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Megan Cleveland (Fed)

Research Biologist

Megan received a Ph.D. in Molecular Biology and Human Genetics from the Johns Hopkins School of Medicine, where she studied pancreas development in mice. In her work at NIST, Megan focuses on projects related to clinical diagnostics and biomanufacturing. She is particularly interested in digital PCR and next generation sequencing. 

Megan led the production of NIST SRM 2365 (BK Virus DNA Quantitative Standard) and NIST SRM 2367 (JC Virus DNA Quantitative Standard). She also worked with the Genome in a Bottle (GiaB) consortium to examine results from targeted sequencing panels on GiaB benchmark genomes. Targeted sequencing panels may offer a cost effective way of characterizing a high number of clinically important genomic regions.

During the COVID-19 pandemic, Megan produced Research Grade Test Material (RGTM 10169) for SARS-CoV-2 RNA. She worked with the Public Affairs Office to make a video about the creation of this material. At present, RGTM 10169 has been distributed to over 170 labs in 25 countries.

Improving COVID-19 Testing
Improving COVID-19 Testing
Working alone in the lab, but with remote support from her colleagues, NIST research biologist Megan Cleveland produced synthetic gene fragments from SARS-CoV-2, the virus that causes COVID-19. This material, which is non-infectious and safe to handle, can help manufacturers produce more accurate and reliable diagnostic tests for the disease. Watch this video to learn more about this project and see what it’s like to work in a lab during a pandemic.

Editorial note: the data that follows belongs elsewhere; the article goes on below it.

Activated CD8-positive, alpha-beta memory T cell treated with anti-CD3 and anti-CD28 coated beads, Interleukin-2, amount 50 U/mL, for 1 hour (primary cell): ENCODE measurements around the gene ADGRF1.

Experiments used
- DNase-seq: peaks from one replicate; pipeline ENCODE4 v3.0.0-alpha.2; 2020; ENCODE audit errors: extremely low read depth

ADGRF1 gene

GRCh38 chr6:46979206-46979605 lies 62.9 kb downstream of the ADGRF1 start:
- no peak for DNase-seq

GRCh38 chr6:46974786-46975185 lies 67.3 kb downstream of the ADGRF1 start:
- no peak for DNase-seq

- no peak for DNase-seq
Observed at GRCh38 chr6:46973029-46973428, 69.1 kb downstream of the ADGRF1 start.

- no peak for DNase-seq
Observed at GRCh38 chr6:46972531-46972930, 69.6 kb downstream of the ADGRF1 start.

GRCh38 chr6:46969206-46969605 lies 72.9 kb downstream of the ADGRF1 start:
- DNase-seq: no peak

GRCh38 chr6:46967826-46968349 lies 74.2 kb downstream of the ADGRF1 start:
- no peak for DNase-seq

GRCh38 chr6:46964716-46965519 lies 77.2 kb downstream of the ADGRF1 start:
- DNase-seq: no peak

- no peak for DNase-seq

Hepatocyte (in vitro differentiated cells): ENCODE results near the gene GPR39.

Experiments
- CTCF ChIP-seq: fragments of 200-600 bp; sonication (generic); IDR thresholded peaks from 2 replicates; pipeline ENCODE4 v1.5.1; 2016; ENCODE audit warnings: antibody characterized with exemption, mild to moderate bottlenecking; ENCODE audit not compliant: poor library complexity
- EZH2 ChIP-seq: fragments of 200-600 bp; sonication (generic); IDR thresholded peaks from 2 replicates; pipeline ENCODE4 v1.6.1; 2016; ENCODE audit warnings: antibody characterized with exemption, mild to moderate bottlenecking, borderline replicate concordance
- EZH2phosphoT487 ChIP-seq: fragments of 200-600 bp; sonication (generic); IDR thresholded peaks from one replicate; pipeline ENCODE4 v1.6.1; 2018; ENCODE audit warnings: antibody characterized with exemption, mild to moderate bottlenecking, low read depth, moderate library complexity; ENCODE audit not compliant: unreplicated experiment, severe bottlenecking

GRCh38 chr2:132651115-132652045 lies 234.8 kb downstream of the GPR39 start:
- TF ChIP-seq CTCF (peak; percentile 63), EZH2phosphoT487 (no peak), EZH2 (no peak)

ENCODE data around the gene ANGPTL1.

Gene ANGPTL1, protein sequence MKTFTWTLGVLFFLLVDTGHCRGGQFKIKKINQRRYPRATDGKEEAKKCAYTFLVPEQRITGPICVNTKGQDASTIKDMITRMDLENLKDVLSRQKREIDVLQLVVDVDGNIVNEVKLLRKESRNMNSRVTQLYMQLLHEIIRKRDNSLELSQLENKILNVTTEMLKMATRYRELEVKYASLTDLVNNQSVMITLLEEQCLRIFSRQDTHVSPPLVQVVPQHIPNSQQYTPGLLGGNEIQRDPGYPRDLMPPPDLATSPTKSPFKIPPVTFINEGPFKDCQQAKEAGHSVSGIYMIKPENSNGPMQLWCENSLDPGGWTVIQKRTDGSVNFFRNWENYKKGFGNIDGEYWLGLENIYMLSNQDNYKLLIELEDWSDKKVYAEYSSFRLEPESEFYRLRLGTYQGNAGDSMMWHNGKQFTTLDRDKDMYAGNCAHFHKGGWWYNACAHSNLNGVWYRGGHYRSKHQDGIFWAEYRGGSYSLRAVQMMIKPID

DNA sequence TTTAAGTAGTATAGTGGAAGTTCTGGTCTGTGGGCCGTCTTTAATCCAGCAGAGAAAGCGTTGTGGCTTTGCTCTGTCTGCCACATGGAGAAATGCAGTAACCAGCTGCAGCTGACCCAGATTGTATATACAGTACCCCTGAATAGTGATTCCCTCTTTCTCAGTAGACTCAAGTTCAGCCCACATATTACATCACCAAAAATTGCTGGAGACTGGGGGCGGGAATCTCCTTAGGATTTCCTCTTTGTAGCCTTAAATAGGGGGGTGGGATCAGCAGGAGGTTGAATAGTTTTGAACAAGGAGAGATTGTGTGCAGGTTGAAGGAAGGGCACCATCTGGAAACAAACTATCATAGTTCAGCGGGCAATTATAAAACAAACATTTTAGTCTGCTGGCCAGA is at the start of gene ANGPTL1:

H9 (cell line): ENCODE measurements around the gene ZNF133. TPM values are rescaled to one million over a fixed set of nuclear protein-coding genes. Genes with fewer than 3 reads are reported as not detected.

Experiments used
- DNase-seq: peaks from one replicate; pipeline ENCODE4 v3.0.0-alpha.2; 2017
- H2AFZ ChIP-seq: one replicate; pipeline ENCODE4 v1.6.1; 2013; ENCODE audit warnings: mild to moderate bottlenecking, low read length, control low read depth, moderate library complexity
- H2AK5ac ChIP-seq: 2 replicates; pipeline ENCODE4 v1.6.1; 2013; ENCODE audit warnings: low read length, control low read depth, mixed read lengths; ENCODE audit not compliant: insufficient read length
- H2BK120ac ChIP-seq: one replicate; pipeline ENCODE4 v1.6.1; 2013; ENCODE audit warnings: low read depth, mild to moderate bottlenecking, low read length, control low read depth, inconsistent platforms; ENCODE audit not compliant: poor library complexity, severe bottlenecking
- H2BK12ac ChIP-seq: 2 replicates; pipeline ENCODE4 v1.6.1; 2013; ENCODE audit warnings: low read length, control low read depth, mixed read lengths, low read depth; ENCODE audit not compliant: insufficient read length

Megan is also interested in using NGS for the detection of possible contaminants in biologically produced materials. She co-organized a NIST/FDA workshop in 2019 for Standards for NGS Detection of Viral Adventitious Agents in Biologics and Biomanufacturing. A summary of the output of the workshop was published in 2020. She is the leader of Subgroup B (Standards and Reference Materials) for the Advanced Virus Detection Technologies Interest Group (AVDTIG)

Postdoctoral Research Opportunities

Megan is currently looking for applicants for the following opportunities:

Accurate Nucleic Acid Measurements for Molecular Diagnostics

Ensuring the Safety of Vaccines and Biologics

If you are interesting in applying to either opportunity, please email Dr. Cleveland at megan.cleveland [at]


RNA reference materials with defined viral RNA loads of SARS-CoV-2 – A useful tool towards a better PCR assay harmonization

Laura Vierbaum, Nathalie Wojtalewicz, Vanessa Lindig, Ulf Dühring, Hans-Peter Grunert, Christian Drosten, Victor Corman, Daniela Niemeyer, Sandra Ciesek, Holger Rabenau, Annemarie Berger, Martin Obermeier, Andreas Nitsche, Janine Michel, Martin Mielke, Jim Huggett, Denise O'Sullivan, Simon Cowen, Megan Cleveland, Peter Vallone, Samreen Falak, Andreas Kummrow, Thomas Keller, Ingo Schellenberg, Heinz Zeichhardt, Martin Kammel
The outbreak and pandemic spread of SARS-CoV-2, the cause of the novel coronavirus disease (COVID-19), led to the need for a reliable detection method to track

One in seven pathogenic variants can be challenging to detect by NGS: an analysis of 450,000 patients with implications for clinical sensitivity and genetic test implementation

Stephen Lincoln, Tina Hambuch, Justin Zook, Sara Bristow, Kathryn Hatchell, Rebecca Truty, Michael Kennemer, Brian Shirts, Andrew Fellowes, Shimul Chowdhury, Eric Klee, Shazia Mahamdallie, Megan Cleveland, Peter Vallone, Yan Ding, Sheila Seal, Wasanthi DeSilva, Farol Tomson, Catherine Huang Huang, Russell Garlick, Nazneen Rahman, Marc L. Salit, Stephen Kingsmore, Matthew Ferber, Swaroop Aradhya, Robert Nussbaum
Next-generation sequencing (NGS) is widely used and cost-effective. However, depending on the specific methods used, NGS can have limitations with certain

Report of the 2019 NIST-FDA Workshop on Standards for Next Generation Sequencing Detection of Viral Adventitious Agents in Biologics and Biomanufacturing

Megan Cleveland, Bharathi Anekella, Mike Brewer, Pei-Ju Chin, Heather Couch, Eric Delwart, Jim Huggett, Scott Jackson, Javier Martin, Serge Monpoeho, Tom Morrison, Siemon Ng, David Ussery, Arifa Khan
Adventitious virus testing assures product safety by demonstrating the absence of viruses that may have been unintentionally introduced during the manufacturing
Created September 17, 2019, Updated December 9, 2022